There is usually an impact point although damage can still occur below the glass surface. This can be as small as a pinhead or a much larger impact crater which can extend from a couple of millimeters to way over the repairable limit (determined by the injector diameter). Behind the impact will be a circular shape (sometimes appearing to be dark or black) or a conal appearance in the glass. This is a basic cone – or part cone – damage and arguably the easiest to repair as most of the ‘bullseye’ or ‘half-moon’ appearance (if filled adequately) will be reduced to a slight watermark appearance once the process is complete. Small cracks or ‘legs’ radiating from the damage center form the more complex breaks and are generally more difficult to fill (and come with a slightly higher risk factor attached; the more legs, the greater the chance of one of them extending or cracking off). An experienced and properly trained repair technician will know how to manipulate the different types of damage in order to get the resin to flow (there are variables on this too). Irrespective of the type of damage you must remove any trapped air to allow the resin to flow. Ideally, you should remove any air from the break before any resin comes in contact with the damage. There are times that air must be drawn out during the repair; this has to be pulled through the resin by way of vacuum and pressure cycles (the force acting upon the air must be stronger than the surface tension of the resin in its way).

The Resin

The most important quality of a repair resin is its performance. First, the resin must be able to enter and reach all areas of the damage; product viscosity and by this, velocity (under applied pressure or vacuum). The cured resin should also have enough tensile strength to withstand any flexing, expansion or contraction that the windscreen may be subjected to.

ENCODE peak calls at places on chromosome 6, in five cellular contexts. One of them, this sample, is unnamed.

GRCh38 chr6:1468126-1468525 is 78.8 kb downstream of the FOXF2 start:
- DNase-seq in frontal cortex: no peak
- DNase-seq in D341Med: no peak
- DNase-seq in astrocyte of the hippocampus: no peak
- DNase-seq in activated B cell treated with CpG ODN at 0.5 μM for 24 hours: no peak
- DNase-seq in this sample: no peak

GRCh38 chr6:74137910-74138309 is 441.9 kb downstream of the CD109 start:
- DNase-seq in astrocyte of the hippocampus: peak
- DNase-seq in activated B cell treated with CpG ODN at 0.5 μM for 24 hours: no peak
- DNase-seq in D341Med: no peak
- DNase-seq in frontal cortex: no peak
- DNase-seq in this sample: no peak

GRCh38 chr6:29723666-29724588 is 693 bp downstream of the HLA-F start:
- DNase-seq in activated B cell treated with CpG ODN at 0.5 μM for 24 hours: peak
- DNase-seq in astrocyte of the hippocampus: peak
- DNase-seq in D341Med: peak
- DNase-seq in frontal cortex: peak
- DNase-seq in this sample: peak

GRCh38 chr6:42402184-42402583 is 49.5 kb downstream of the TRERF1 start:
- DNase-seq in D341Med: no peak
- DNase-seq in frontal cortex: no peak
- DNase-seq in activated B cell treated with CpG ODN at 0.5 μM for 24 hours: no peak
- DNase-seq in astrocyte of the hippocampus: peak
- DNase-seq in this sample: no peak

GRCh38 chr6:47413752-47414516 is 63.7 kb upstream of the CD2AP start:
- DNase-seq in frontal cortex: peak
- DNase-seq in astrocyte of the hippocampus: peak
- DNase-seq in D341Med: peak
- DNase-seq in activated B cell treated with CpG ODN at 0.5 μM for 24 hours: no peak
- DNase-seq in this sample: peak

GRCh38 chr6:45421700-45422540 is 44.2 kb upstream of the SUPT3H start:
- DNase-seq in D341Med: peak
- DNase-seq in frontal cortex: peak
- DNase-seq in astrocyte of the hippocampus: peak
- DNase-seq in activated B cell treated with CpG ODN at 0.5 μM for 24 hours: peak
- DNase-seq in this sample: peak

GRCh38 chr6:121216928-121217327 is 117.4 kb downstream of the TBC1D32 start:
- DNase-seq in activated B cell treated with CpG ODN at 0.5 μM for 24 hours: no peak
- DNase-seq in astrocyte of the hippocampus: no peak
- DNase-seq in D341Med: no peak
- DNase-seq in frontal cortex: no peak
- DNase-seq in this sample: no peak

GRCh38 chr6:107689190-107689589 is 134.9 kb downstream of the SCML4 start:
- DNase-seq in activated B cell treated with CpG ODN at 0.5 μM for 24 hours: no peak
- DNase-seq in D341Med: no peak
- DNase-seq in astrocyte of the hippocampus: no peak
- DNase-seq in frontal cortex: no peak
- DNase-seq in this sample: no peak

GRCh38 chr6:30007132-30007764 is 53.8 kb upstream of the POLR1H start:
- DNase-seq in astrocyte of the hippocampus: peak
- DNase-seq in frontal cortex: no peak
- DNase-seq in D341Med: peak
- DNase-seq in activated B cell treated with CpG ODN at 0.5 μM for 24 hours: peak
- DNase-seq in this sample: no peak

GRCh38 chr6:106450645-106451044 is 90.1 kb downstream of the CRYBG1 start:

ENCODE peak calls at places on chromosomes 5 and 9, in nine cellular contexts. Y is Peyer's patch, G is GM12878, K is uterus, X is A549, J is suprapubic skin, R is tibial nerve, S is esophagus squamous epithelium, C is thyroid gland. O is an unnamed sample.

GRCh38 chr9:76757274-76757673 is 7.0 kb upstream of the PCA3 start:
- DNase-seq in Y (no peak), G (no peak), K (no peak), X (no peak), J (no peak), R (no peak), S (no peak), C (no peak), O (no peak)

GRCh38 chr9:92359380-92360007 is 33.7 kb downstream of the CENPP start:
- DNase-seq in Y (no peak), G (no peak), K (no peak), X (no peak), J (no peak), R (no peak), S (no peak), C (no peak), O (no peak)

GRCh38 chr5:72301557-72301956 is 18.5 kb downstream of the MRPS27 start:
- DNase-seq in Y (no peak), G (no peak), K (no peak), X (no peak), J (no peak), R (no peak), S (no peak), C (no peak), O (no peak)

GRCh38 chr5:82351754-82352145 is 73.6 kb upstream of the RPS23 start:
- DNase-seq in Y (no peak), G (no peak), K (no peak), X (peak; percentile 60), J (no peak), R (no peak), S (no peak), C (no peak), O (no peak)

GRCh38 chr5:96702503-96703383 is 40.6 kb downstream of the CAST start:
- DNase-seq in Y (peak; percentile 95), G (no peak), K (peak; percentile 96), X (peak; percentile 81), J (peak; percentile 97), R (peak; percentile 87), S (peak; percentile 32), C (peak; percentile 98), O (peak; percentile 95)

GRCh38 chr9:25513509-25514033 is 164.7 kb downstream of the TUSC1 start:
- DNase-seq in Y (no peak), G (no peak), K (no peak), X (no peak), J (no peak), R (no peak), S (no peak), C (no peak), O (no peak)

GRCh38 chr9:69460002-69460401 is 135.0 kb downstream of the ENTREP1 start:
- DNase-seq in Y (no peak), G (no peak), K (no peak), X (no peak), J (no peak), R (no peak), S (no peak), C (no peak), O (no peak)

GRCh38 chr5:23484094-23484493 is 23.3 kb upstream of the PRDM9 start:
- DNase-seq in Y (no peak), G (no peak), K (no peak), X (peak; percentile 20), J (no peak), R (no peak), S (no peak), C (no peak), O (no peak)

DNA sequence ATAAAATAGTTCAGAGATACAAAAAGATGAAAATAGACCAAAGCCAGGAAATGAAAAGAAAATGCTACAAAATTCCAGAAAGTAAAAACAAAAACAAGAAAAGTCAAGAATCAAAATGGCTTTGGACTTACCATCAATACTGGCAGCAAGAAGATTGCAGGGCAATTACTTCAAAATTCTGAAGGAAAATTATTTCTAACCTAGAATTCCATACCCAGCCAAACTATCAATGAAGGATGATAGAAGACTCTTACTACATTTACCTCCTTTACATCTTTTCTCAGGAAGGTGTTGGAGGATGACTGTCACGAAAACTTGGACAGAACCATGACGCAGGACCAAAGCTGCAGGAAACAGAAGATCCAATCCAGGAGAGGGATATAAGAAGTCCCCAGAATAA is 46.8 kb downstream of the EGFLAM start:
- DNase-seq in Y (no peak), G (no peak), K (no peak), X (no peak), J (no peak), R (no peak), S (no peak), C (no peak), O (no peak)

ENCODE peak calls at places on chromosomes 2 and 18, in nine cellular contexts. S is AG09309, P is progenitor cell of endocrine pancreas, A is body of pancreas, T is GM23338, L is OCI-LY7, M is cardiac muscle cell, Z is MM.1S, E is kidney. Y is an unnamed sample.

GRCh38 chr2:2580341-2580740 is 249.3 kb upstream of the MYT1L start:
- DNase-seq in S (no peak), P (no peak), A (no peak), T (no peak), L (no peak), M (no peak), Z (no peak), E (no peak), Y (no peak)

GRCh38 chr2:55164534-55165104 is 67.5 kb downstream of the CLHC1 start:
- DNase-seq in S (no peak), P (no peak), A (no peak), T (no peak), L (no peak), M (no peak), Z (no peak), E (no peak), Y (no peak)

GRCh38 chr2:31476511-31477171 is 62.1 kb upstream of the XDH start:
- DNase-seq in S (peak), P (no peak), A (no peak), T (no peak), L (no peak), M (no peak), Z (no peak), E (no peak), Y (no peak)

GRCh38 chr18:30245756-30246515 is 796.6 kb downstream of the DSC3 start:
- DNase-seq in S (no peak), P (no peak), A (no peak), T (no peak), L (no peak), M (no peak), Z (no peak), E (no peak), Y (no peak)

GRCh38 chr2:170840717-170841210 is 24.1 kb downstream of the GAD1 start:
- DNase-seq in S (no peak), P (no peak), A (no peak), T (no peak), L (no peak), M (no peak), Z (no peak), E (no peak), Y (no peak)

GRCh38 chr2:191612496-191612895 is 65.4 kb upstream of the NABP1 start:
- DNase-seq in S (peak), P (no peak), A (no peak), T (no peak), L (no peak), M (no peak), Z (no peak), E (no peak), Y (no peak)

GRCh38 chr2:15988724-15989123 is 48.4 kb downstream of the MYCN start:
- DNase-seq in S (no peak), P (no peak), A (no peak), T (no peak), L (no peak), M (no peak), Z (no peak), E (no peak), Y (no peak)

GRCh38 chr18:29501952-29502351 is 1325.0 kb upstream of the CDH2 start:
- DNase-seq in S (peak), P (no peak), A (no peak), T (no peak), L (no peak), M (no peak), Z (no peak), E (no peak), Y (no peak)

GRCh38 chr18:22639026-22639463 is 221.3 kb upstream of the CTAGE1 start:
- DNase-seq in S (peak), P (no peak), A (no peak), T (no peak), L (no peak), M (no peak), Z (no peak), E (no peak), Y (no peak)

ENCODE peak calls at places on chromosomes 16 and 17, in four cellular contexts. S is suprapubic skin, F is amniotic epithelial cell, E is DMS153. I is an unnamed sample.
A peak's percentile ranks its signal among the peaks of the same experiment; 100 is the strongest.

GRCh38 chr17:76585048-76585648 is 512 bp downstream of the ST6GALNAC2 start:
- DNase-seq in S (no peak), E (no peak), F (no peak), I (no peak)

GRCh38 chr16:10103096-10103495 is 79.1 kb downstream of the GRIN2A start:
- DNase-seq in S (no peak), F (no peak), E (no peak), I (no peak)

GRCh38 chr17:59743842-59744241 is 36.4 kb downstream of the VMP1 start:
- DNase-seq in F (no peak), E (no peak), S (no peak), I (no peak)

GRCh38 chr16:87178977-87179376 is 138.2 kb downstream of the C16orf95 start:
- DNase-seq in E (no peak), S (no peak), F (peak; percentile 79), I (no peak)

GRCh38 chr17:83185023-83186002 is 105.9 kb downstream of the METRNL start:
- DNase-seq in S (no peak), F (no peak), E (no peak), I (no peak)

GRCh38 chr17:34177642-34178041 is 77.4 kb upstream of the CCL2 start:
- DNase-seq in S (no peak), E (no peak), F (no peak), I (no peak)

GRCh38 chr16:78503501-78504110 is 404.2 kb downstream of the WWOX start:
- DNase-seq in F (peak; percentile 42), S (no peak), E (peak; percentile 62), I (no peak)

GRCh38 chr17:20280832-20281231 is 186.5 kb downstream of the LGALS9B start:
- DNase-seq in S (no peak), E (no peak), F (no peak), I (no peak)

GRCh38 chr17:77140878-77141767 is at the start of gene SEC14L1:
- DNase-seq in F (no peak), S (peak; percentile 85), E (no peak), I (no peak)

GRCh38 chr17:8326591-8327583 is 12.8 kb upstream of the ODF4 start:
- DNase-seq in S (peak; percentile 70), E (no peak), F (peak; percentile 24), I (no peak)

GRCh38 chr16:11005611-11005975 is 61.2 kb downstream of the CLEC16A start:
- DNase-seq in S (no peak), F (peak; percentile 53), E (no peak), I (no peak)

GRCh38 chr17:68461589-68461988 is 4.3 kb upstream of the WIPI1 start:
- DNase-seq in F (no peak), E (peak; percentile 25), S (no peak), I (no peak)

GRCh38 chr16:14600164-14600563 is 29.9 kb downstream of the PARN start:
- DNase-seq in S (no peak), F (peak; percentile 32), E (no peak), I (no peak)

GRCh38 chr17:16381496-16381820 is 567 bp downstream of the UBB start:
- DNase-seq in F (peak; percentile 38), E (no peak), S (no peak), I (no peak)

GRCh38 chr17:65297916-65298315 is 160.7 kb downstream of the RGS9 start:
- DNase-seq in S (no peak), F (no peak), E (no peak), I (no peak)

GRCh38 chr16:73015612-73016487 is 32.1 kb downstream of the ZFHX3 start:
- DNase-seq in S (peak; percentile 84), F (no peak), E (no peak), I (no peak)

Repair resin also needs to correspond to the same tensile strengths or have enough strength to withstand the expansion and contraction of the glass around it. Two characteristics make up the total tensile strength of the resin: adhesive strength and cohesive strength. Adhesive strength is the ability of the resin to adhere to the glass, and cohesive strength is the resin’s ability to hold itself together.

Another equally important characteristic is the resin’s refractive index after it has been cured. The refractive index determines how much a light wave ‘bends’ when entering and leaving the surface of the resin. Ideally, it should be the same as that of the windscreen, so that any light passing through the resin – and glass – acts the same as if it were passing through glass only. This makes the resin in the damage about almost invisible, upping the game from being considered a bonus as our friend suggests.

Curing the Resin